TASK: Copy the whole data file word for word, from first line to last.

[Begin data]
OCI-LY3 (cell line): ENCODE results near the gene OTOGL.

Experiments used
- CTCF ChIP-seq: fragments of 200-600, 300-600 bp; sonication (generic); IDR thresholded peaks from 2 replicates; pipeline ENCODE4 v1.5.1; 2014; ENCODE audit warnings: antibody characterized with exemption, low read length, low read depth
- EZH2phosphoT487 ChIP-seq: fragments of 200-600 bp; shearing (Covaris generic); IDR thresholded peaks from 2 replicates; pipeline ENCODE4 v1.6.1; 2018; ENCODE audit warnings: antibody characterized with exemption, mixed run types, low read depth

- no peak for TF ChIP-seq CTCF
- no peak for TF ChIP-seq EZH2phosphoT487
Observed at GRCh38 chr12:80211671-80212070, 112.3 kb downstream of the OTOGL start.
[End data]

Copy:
OCI-LY3 (cell line): ENCODE results near the gene OTOGL.

Experiments used
- CTCF ChIP-seq: fragments of 200-600, 300-600 bp; sonication (generic); IDR thresholded peaks from 2 replicates; pipeline ENCODE4 v1.5.1; 2014; ENCODE audit warnings: antibody characterized with exemption, low read length, low read depth
- EZH2phosphoT487 ChIP-seq: fragments of 200-600 bp; shearing (Covaris generic); IDR thresholded peaks from 2 replicates; pipeline ENCODE4 v1.6.1; 2018; ENCODE audit warnings: antibody characterized with exemption, mixed run types, low read depth

- no peak for TF ChIP-seq CTCF
- no peak for TF ChIP-seq EZH2phosphoT487
Observed at GRCh38 chr12:80211671-80212070, 112.3 kb downstream of the OTOGL start.